Surge Protector: If you are a techie and will be plugging in a lot of different electronics, traditional extension cords won’t cut it. Most dorms require students to have surge protector extension cords because it abides by fire safety requirements. This is another item you can pick up at your local store!

Shower Shoes: Often in a dorm, everyone uses a communal shower. Protect your feet from fungus-like athletes’ foot and other ailments by purchasing a pair of shower shoes (also known as flip flops)—but still, remember to wash your feet! Shower shoes may be something you want to pack.

Shower Caddy and Toiletries: Some dorms have private bathrooms (if you are one of those individuals, we envy you). But if you are part of the majority who have communal bathrooms, be sure to purchase a shower caddy when you arrive, so you can easily carry your toiletries to the bathroom. While you are at it, purchase a towel and robe to dry off and wear to walk back to your room.

Laundry Bag: It may seem doable to carry your dirty laundry to the laundry room, but purchasing a bag or a basket will make your life much easier. Buy a laundry bag at the local store when you arrive.

Desk Lamp: Some dorm rooms have desks with built-in lamps. Find out if your school offers this. If not, buy an inexpensive one when you get here. Having a small lamp is great for late-night studying while your roommate is asleep.

Clothing: This may be self-explanatory, but it must be addressed, bring the right clothes! What you may not know is don’t bring them all. Make sure to plan for the different seasons and weather at your new school.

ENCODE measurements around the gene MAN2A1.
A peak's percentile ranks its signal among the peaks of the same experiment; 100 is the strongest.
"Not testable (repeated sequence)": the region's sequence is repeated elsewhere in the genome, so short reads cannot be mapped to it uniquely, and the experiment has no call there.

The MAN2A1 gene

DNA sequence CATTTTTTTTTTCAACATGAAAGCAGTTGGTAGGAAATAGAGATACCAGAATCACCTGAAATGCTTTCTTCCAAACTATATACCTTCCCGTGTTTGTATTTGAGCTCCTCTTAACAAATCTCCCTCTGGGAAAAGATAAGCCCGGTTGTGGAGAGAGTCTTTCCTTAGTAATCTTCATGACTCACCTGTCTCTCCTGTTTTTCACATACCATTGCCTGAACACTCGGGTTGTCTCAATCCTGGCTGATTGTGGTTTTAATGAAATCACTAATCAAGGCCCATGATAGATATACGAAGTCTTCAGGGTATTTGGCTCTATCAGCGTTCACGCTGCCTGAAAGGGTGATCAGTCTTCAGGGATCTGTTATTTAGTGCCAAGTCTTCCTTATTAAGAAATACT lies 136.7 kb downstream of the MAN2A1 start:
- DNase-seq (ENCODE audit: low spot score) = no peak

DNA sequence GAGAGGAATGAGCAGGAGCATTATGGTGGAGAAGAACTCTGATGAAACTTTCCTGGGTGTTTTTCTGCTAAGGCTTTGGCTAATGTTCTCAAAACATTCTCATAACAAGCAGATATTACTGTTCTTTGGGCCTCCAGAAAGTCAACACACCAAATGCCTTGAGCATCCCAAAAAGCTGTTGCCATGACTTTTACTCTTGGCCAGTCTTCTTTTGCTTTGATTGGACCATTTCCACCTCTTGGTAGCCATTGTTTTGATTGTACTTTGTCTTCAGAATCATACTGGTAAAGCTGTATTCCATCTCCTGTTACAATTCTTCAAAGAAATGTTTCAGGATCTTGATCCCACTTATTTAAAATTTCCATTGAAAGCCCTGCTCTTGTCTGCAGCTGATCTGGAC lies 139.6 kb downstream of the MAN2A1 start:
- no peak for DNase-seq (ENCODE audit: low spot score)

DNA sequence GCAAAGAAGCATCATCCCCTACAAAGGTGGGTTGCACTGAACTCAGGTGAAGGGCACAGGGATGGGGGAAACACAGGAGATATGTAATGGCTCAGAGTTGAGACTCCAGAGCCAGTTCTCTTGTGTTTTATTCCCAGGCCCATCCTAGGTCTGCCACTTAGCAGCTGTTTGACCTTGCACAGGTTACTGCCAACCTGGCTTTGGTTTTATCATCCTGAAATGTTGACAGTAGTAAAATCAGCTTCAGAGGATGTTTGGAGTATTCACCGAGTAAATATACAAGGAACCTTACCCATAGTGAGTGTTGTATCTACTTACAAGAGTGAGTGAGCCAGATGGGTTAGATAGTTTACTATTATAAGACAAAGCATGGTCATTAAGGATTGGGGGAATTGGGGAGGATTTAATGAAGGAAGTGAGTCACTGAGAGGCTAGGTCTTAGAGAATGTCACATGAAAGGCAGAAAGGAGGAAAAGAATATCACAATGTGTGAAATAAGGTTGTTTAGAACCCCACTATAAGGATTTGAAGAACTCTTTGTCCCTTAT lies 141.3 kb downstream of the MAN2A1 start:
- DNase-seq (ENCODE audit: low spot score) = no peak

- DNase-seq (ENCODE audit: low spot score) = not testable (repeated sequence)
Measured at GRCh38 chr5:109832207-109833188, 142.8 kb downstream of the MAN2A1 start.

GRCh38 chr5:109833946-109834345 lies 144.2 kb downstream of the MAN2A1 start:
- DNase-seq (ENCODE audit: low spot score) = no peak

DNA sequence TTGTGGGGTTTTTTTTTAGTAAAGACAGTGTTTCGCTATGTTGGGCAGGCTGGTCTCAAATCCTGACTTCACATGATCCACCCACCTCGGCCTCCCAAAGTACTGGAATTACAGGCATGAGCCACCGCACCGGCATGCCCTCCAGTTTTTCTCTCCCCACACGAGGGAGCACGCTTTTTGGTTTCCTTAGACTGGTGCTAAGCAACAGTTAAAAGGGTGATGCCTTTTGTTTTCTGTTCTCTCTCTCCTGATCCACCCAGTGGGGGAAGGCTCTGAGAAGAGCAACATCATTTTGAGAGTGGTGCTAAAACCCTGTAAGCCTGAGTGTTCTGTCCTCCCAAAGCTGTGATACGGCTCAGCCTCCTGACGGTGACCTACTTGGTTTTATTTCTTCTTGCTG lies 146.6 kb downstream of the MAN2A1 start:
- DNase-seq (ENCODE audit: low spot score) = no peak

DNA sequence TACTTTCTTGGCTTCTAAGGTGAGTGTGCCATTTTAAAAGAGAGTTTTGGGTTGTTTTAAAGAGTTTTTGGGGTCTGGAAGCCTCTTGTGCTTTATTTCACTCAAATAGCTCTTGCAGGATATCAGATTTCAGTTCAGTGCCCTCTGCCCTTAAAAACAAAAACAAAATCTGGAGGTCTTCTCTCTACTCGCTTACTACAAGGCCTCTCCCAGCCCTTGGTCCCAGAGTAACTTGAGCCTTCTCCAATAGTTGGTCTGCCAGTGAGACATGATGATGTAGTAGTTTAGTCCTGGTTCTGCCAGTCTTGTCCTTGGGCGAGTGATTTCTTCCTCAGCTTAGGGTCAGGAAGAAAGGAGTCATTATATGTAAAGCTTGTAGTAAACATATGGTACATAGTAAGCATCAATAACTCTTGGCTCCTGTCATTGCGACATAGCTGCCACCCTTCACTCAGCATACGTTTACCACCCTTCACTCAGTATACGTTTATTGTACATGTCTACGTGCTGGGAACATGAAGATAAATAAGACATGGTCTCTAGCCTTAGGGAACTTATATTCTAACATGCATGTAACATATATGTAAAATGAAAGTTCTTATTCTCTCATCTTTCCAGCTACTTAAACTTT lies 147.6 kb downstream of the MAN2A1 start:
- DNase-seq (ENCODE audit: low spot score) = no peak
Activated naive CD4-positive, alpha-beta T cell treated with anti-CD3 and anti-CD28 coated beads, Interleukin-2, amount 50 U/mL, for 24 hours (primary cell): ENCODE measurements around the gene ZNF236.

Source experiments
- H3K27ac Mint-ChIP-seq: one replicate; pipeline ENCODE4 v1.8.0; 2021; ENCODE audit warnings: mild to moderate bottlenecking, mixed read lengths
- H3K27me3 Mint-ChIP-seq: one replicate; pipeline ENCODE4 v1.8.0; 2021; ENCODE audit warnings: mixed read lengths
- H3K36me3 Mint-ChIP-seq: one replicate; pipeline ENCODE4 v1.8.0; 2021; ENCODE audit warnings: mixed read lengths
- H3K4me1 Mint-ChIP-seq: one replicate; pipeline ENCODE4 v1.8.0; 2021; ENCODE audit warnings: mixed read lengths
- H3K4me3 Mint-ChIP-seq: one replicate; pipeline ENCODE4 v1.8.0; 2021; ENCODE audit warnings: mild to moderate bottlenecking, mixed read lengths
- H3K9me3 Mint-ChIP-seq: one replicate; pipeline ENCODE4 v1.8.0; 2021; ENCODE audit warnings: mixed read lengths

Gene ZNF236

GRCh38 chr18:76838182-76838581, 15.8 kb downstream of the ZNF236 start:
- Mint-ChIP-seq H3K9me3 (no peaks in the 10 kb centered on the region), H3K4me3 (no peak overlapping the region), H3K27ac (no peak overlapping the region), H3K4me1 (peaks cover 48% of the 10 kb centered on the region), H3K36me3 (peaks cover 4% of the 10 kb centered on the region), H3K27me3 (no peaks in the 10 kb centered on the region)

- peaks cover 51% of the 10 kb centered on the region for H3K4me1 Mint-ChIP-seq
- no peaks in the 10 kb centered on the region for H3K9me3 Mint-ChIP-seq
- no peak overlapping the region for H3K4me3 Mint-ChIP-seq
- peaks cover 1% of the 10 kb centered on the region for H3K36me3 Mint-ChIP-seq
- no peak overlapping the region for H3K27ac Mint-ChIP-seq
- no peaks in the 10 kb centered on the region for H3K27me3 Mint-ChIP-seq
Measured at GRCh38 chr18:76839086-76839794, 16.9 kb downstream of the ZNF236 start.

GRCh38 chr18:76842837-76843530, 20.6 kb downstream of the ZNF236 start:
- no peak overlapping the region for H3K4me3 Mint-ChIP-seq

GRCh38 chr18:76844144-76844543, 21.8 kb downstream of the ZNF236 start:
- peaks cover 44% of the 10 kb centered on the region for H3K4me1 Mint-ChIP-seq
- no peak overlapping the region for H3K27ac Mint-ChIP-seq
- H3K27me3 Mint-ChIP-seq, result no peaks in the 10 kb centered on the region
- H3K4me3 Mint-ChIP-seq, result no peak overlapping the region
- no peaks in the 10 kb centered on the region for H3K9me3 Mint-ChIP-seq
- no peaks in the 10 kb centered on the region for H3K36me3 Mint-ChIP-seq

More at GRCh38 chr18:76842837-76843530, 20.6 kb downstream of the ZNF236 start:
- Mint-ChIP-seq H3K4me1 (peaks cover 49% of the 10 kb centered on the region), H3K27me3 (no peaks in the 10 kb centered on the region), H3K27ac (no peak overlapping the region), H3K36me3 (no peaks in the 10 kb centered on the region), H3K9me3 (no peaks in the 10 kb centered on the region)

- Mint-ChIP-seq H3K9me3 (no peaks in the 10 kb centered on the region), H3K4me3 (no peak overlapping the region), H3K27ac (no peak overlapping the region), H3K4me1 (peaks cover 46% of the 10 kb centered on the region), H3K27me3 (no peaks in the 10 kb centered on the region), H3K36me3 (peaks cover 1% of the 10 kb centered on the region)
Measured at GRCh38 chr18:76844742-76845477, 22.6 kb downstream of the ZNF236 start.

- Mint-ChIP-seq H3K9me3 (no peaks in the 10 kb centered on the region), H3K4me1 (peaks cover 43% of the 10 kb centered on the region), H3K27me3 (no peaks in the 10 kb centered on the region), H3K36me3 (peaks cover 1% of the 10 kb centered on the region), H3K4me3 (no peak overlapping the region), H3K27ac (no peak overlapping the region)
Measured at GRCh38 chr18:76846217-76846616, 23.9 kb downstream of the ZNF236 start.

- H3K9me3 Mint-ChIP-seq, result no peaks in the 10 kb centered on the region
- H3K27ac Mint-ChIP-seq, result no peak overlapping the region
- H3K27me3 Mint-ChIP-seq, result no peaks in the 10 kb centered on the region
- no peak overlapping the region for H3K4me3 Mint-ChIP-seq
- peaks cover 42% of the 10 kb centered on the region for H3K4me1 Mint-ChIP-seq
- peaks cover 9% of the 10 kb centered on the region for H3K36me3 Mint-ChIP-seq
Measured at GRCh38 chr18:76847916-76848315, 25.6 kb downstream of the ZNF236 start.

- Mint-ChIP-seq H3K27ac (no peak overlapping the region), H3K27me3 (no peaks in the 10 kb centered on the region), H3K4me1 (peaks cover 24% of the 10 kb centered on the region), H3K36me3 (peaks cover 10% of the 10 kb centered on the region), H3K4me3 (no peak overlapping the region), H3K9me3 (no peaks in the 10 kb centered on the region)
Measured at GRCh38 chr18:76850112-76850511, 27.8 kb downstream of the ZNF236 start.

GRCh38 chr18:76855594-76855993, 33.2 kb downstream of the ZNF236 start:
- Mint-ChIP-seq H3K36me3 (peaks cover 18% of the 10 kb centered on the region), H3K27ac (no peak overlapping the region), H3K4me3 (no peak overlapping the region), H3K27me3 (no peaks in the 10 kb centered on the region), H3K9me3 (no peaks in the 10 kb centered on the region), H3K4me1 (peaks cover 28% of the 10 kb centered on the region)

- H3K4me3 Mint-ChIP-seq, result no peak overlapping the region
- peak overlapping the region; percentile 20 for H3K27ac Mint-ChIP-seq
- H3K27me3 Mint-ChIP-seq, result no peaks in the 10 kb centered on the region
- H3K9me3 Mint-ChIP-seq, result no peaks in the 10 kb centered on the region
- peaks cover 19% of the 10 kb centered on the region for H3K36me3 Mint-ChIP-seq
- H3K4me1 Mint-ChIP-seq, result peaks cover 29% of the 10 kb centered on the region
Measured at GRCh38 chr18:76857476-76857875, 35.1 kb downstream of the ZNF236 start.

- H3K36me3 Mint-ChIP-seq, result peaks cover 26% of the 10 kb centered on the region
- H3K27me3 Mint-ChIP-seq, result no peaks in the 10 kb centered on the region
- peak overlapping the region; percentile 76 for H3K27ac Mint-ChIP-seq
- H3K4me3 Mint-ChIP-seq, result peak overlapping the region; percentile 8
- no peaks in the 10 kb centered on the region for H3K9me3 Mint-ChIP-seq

Clothes Hangers: Most dorm rooms have a closet. They probably do not have clothes hangers, however. Make sure you pick some up at the local store.

Water Bottle: Hydrate, Hydrate, Hydrate!!! Drinking the recommended amount of water each day will help keep the doctor away; that means you should try to drink between an ounce to two ounces of water for each kilogram you weigh.

Medications: It is very important to bring all prescribed medications with you when you pack for college. While you will likely be able to obtain similar medication once you arrive, it could be more expensive or not available here.

Laptop and Other School Supplies: A laptop may not be required but is highly suggested. You can make it through college without a laptop, but it will make your life (and studying) substantially easier. Some schools will even have a brand-new laptop waiting for you!



Packing for college is stressful so don’t wait until the last minute! While the do’s and don’ts above are a helpful start, you are the only one who truly knows what you can and cannot live without. Here’s one final tip: If you are not sure what to bring, contact your school’s international office and ask them for recommendations!

Author: Sarah Dean

Sarah is the Marketing Communications Intern for the Lewer Agency. A Junior at the University of Kansas, she studies Marketing in the School of Business and minors in the journalism concentration strategic communications.